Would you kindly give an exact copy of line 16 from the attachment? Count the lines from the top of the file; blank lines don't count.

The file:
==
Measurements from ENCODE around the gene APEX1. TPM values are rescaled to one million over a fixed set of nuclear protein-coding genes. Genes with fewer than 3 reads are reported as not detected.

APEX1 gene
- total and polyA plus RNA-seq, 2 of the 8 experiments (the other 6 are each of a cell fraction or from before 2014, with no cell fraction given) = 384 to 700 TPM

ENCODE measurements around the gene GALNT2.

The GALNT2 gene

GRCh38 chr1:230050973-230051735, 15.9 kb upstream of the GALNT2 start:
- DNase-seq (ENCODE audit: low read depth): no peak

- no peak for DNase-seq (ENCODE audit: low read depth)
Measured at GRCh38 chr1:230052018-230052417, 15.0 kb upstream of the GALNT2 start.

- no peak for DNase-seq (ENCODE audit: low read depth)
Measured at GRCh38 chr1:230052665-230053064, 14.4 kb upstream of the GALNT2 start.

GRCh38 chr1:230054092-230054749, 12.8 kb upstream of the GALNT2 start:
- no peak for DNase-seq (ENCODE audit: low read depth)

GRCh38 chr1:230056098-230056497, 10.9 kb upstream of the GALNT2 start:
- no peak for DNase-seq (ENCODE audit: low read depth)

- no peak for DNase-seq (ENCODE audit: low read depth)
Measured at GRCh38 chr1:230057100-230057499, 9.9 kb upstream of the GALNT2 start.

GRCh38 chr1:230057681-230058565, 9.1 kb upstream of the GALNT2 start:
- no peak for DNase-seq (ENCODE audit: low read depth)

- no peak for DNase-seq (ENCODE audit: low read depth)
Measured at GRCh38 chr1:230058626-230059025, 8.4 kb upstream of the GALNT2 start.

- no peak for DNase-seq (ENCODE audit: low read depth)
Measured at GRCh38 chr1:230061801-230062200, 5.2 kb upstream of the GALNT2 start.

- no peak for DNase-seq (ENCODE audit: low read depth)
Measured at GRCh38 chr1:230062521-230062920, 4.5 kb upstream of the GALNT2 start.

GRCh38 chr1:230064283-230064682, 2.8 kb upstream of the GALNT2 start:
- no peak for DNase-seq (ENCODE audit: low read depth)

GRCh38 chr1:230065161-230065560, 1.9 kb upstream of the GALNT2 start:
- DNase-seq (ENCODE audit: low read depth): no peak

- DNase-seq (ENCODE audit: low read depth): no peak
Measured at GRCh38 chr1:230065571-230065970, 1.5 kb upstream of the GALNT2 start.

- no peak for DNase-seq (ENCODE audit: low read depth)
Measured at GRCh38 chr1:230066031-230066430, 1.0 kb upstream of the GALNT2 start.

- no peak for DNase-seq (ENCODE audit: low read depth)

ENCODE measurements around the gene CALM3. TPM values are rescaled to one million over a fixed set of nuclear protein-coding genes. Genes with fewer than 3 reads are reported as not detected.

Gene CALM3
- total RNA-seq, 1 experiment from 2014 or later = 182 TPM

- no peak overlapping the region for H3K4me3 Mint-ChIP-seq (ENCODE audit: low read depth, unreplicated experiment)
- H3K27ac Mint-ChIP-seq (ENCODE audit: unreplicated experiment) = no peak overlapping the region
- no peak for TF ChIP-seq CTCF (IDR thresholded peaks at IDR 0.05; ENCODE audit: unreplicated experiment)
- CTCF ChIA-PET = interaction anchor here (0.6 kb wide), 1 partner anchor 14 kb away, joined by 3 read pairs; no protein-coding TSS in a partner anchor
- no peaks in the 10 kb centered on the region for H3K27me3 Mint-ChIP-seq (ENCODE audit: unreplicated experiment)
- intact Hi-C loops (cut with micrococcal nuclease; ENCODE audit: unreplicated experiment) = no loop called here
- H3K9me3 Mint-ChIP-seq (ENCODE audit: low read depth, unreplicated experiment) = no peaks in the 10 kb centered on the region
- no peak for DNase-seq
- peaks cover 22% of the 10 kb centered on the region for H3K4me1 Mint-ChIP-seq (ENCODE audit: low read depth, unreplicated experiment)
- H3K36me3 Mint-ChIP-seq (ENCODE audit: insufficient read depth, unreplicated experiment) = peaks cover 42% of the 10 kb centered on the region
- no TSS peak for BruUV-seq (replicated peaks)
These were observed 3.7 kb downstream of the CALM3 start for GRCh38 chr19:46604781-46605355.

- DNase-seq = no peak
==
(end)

- no peak for DNase-seq (ENCODE audit: low read depth)